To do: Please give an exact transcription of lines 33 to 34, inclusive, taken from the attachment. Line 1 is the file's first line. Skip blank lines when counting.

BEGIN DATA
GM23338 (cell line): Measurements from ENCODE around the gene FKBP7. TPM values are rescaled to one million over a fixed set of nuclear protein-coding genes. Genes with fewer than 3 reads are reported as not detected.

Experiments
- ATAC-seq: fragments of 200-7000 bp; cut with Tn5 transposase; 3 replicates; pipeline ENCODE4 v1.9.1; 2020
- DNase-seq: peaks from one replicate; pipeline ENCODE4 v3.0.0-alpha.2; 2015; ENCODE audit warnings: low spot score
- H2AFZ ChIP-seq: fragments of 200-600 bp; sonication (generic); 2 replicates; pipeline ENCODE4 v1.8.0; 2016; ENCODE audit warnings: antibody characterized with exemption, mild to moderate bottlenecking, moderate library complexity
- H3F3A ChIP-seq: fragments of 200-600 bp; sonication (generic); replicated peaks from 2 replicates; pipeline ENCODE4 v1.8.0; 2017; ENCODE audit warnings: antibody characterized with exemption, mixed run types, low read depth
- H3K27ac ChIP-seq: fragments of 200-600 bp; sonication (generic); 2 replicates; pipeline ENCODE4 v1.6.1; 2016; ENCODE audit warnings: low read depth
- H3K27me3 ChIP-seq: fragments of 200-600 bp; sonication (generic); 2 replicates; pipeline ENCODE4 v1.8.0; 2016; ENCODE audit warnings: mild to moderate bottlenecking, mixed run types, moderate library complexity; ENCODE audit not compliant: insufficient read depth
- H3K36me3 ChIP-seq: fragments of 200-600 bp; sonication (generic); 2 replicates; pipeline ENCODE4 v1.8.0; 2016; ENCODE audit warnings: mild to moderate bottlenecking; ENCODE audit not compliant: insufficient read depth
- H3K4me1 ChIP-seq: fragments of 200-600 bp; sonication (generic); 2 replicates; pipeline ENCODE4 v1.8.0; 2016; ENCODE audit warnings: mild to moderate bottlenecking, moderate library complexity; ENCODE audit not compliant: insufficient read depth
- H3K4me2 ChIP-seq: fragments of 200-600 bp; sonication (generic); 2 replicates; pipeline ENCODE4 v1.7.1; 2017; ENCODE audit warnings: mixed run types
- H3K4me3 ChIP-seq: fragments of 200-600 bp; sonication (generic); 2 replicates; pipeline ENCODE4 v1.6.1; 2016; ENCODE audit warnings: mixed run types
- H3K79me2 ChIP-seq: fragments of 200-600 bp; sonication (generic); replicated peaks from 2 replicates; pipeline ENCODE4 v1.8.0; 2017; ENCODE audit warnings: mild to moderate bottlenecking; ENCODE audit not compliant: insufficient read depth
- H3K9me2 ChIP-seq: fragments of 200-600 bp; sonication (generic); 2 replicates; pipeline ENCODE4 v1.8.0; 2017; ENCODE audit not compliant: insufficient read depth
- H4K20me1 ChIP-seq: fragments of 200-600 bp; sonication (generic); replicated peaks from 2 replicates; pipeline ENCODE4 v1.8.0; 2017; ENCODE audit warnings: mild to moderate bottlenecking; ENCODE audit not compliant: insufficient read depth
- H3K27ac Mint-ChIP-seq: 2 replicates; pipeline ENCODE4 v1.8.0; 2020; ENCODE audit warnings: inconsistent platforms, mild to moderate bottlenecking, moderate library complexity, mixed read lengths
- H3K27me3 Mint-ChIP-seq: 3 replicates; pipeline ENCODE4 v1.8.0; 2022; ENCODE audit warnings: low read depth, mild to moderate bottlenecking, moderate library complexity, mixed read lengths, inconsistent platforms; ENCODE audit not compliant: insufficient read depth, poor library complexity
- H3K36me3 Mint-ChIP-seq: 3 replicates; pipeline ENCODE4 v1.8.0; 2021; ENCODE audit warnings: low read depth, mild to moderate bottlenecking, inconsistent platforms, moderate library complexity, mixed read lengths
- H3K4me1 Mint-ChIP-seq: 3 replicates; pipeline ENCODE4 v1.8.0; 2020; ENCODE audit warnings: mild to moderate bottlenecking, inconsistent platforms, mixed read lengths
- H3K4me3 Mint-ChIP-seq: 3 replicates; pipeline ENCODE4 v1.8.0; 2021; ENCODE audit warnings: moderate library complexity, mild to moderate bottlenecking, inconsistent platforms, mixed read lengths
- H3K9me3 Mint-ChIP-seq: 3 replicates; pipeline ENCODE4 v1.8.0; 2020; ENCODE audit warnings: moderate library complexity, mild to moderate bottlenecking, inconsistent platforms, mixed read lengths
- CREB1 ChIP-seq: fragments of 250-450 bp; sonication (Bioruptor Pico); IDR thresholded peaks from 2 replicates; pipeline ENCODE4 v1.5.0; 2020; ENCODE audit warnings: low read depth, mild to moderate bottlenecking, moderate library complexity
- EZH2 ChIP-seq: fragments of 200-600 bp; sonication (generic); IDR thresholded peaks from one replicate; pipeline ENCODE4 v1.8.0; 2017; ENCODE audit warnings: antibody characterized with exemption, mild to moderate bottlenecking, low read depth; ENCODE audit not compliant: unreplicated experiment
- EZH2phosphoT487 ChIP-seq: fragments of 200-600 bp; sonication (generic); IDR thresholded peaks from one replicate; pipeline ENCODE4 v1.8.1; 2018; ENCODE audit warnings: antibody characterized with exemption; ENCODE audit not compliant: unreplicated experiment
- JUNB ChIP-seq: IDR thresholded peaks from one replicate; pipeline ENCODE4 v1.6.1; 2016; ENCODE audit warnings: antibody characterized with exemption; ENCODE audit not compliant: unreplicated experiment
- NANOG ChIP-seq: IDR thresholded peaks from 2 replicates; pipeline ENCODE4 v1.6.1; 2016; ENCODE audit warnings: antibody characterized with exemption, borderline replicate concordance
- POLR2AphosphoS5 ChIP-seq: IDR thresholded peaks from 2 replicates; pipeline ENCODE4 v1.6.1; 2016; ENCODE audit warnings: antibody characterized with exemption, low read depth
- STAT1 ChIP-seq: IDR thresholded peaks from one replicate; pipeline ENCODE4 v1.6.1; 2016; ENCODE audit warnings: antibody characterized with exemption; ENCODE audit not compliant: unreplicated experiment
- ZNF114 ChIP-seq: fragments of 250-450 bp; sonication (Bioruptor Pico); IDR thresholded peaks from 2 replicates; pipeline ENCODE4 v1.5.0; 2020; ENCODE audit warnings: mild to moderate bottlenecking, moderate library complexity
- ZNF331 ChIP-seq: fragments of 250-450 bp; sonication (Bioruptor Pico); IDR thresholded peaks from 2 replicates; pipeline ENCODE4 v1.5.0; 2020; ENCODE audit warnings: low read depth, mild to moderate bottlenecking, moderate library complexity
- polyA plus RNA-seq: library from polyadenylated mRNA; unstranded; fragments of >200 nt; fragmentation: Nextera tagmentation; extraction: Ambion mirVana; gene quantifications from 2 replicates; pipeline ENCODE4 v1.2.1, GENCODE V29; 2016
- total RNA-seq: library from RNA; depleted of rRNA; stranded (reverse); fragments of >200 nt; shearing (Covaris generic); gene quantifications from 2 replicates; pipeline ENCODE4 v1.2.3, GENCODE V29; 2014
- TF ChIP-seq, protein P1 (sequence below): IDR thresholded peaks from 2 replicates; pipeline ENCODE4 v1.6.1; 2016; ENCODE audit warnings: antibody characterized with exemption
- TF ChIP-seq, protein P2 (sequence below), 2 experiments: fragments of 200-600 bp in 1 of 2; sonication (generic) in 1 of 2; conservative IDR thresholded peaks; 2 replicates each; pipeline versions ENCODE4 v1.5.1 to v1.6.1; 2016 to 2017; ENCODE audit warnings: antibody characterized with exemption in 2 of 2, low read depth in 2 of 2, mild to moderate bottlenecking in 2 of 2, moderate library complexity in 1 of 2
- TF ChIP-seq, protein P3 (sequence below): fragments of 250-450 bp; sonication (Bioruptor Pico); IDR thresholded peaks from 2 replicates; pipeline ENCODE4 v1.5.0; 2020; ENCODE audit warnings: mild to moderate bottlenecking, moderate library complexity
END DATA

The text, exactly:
- TF ChIP-seq, protein P1 (sequence below): IDR thresholded peaks from 2 replicates; pipeline ENCODE4 v1.6.1; 2016; ENCODE audit warnings: antibody characterized with exemption
- TF ChIP-seq, protein P2 (sequence below), 2 experiments: fragments of 200-600 bp in 1 of 2; sonication (generic) in 1 of 2; conservative IDR thresholded peaks; 2 replicates each; pipeline versions ENCODE4 v1.5.1 to v1.6.1; 2016 to 2017; ENCODE audit warnings: antibody characterized with exemption in 2 of 2, low read depth in 2 of 2, mild to moderate bottlenecking in 2 of 2, moderate library complexity in 1 of 2